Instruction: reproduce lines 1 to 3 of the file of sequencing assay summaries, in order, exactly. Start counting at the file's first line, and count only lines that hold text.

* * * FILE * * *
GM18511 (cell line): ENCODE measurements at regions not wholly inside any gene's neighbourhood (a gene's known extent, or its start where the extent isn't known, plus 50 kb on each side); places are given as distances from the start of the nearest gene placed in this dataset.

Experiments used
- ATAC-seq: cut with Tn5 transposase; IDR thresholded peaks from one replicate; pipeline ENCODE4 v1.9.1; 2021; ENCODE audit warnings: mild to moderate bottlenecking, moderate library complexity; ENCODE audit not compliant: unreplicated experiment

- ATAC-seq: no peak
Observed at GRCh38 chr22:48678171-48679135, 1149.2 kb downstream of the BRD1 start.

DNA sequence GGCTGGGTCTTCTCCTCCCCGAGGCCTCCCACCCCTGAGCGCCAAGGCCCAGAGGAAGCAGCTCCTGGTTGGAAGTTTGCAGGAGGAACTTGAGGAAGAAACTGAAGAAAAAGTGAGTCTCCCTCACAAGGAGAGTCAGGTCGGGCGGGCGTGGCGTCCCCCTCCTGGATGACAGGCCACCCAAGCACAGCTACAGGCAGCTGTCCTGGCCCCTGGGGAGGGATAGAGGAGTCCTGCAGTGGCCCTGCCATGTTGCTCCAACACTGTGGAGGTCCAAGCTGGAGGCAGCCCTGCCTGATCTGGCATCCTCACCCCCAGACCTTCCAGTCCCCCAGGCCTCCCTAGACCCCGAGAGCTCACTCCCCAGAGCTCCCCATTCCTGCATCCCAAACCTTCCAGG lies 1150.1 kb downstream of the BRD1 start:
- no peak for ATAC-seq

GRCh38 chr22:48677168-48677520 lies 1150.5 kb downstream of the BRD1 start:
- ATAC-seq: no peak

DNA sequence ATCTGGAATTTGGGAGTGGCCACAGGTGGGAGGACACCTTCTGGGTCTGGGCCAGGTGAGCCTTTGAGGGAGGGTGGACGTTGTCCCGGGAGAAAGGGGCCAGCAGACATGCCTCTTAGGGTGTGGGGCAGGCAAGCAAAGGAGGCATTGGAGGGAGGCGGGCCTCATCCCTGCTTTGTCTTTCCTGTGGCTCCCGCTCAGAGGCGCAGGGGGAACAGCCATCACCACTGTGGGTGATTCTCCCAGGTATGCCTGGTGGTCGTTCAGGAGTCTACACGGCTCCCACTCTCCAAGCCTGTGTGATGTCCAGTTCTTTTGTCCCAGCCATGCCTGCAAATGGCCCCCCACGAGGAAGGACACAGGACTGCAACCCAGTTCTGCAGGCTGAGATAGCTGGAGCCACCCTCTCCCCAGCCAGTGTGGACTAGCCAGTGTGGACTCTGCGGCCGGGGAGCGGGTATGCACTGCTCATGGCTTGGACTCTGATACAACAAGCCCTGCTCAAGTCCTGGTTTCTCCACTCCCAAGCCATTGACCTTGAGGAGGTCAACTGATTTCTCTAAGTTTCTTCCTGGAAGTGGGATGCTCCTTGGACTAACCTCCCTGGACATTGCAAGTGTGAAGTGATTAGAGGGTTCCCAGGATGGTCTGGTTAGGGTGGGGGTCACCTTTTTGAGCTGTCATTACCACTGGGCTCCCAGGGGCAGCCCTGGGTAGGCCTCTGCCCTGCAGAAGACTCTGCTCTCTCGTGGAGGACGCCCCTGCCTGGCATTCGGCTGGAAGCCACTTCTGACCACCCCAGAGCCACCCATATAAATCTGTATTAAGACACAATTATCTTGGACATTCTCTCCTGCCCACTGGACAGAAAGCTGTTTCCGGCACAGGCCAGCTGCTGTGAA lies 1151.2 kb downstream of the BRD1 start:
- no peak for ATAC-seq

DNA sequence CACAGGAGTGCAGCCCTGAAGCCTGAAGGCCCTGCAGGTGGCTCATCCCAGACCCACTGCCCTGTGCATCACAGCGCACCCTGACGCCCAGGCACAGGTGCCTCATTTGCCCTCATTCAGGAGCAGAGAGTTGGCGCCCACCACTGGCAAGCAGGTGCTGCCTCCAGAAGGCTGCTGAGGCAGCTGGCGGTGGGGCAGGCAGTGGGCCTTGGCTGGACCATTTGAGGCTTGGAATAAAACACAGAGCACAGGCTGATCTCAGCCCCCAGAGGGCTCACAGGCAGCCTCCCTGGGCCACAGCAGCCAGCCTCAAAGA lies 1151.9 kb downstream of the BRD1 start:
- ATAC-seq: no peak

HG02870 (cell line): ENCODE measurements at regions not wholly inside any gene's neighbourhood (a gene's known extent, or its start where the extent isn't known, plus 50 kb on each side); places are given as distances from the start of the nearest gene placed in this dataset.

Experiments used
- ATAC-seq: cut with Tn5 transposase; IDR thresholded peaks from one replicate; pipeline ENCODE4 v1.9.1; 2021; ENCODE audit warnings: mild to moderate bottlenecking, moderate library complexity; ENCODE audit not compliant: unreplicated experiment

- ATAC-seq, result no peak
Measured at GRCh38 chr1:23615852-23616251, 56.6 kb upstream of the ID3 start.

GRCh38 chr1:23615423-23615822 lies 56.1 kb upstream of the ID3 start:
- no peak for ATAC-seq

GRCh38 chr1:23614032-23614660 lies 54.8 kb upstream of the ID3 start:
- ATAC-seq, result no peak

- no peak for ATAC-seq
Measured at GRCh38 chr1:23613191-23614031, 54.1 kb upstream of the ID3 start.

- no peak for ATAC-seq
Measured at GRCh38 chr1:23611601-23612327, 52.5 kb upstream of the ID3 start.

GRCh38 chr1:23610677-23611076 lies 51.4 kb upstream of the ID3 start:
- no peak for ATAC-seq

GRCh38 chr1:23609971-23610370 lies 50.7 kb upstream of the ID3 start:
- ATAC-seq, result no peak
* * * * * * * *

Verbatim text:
GM18511 (cell line): ENCODE measurements at regions not wholly inside any gene's neighbourhood (a gene's known extent, or its start where the extent isn't known, plus 50 kb on each side); places are given as distances from the start of the nearest gene placed in this dataset.

Experiments used
- ATAC-seq: cut with Tn5 transposase; IDR thresholded peaks from one replicate; pipeline ENCODE4 v1.9.1; 2021; ENCODE audit warnings: mild to moderate bottlenecking, moderate library complexity; ENCODE audit not compliant: unreplicated experiment